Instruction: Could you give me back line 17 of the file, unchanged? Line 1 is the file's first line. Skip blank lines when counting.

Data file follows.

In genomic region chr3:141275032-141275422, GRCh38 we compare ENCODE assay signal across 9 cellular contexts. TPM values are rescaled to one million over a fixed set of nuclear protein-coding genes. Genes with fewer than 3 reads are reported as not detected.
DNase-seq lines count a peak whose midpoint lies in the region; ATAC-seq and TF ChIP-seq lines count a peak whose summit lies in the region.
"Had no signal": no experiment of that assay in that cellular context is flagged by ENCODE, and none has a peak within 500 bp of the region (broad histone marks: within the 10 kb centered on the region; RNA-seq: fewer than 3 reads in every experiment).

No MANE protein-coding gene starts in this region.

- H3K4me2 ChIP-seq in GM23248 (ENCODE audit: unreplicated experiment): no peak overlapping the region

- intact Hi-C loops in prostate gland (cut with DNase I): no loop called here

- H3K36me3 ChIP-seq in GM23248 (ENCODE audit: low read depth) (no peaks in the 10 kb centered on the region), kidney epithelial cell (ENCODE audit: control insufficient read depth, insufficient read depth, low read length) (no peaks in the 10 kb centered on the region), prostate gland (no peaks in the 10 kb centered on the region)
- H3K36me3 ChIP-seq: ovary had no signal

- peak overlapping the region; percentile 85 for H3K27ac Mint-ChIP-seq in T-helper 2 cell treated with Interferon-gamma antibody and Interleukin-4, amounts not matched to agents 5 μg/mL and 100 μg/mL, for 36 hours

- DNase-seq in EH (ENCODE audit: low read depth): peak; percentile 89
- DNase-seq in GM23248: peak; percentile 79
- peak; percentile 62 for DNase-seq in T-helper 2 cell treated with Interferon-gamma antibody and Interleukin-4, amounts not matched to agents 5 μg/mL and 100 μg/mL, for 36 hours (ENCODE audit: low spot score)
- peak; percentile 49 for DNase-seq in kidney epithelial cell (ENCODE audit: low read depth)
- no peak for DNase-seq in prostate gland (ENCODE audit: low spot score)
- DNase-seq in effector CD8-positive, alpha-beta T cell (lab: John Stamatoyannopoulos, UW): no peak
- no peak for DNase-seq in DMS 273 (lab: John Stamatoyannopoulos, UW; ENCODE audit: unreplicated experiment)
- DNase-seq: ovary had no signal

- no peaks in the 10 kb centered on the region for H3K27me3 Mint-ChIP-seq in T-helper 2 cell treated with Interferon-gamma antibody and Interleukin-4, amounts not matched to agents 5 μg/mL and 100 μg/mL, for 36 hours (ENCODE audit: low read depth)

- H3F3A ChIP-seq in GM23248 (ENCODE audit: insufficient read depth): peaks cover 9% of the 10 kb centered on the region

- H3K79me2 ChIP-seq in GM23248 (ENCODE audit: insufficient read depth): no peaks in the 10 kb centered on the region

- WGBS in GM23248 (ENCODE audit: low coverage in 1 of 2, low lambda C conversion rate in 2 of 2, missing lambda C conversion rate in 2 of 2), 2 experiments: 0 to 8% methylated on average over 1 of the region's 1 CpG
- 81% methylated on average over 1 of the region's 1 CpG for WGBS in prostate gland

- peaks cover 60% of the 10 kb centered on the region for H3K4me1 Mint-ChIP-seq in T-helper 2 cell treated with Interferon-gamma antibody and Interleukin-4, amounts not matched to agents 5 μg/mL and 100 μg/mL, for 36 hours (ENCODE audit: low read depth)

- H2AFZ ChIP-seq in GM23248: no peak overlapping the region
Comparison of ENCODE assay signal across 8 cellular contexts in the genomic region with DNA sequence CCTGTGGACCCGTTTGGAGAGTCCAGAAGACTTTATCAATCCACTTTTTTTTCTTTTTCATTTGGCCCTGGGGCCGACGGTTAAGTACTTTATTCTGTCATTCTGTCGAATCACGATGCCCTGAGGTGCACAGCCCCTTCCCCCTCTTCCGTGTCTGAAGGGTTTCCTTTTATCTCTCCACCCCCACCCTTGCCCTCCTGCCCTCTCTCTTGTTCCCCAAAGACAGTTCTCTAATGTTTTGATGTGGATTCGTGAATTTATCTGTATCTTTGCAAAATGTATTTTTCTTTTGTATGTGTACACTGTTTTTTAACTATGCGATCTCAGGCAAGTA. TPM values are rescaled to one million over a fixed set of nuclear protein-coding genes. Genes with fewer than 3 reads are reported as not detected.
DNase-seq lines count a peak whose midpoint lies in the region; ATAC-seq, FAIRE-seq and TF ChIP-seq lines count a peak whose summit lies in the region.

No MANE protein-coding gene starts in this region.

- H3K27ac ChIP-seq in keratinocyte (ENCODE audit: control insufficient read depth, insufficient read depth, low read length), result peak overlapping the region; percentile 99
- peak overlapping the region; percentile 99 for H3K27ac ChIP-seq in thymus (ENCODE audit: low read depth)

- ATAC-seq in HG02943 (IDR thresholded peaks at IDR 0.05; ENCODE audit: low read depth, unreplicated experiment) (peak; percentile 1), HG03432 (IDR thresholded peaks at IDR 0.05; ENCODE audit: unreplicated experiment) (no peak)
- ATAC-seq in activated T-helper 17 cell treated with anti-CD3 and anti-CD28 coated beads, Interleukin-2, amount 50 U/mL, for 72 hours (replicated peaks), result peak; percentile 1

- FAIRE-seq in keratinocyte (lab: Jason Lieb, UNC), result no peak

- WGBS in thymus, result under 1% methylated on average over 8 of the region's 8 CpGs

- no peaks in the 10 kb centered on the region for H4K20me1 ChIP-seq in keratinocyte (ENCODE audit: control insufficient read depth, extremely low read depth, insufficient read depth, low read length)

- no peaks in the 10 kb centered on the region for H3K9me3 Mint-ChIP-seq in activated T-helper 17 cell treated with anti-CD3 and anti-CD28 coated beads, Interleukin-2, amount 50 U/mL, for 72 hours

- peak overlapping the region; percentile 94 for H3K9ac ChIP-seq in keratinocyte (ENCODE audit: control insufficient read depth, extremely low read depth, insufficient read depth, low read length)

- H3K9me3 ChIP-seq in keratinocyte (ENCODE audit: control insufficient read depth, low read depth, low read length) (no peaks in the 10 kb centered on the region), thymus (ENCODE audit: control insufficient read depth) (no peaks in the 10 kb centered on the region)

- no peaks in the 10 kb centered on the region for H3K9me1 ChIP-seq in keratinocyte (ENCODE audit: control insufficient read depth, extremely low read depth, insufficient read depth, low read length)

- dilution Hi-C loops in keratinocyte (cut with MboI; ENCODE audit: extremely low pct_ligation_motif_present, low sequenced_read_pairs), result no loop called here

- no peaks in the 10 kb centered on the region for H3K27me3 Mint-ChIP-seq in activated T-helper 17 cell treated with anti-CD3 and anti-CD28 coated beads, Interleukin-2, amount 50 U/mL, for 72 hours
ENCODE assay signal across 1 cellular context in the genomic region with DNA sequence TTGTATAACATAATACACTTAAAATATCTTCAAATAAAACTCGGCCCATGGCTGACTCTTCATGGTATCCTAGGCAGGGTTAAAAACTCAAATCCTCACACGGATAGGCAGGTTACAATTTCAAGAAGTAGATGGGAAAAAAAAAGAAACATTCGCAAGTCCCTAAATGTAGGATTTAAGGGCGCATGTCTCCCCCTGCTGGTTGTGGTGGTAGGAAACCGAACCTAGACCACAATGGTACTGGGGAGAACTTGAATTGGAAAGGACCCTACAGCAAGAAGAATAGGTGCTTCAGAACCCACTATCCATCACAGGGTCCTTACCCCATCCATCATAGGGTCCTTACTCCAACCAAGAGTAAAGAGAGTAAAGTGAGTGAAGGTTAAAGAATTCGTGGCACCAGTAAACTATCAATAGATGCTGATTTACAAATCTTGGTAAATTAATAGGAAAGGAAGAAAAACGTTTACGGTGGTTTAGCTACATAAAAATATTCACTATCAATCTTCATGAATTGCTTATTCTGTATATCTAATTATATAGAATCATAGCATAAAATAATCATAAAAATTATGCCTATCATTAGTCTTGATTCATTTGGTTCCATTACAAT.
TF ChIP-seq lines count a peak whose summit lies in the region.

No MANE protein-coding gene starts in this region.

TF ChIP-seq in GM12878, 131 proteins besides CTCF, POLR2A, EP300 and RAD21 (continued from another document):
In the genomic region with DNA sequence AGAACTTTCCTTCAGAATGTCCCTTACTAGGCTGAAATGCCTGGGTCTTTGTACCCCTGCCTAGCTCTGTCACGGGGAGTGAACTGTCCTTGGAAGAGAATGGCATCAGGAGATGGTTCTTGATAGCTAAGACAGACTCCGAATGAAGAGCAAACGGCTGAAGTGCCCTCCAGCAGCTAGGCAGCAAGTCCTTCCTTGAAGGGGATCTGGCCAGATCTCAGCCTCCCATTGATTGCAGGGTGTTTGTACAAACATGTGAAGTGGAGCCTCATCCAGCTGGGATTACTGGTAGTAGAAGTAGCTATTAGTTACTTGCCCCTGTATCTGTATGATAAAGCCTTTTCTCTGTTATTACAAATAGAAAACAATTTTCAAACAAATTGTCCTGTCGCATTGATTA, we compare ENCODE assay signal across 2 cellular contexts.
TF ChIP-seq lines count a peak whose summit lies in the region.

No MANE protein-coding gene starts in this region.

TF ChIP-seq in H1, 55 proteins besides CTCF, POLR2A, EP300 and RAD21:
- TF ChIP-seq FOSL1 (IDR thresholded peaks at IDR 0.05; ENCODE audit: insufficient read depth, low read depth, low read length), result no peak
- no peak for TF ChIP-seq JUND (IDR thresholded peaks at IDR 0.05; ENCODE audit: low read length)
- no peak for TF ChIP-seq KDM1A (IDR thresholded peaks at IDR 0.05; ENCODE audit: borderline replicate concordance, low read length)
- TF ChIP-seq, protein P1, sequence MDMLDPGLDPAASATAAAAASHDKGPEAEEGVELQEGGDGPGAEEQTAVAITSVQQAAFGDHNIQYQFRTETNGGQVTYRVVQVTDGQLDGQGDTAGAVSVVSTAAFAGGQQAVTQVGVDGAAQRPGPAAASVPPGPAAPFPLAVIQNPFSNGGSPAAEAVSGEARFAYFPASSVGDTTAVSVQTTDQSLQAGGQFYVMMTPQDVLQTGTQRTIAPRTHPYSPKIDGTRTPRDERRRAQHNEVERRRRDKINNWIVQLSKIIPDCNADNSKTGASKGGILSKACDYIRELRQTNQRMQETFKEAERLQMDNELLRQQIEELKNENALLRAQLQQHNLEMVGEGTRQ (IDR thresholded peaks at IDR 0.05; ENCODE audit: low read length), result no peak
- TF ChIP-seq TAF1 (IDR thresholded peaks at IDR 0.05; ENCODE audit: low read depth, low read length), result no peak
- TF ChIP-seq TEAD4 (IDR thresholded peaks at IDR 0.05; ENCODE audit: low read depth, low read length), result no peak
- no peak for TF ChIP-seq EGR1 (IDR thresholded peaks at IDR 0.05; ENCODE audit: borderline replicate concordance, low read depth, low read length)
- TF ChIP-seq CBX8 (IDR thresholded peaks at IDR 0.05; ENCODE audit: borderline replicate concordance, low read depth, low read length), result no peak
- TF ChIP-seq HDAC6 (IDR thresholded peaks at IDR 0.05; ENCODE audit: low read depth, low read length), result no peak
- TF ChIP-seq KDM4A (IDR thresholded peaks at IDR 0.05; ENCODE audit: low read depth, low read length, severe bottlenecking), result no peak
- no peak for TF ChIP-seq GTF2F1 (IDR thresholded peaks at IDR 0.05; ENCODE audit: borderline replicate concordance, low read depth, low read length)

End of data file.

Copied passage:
- DNase-seq: ovary had no signal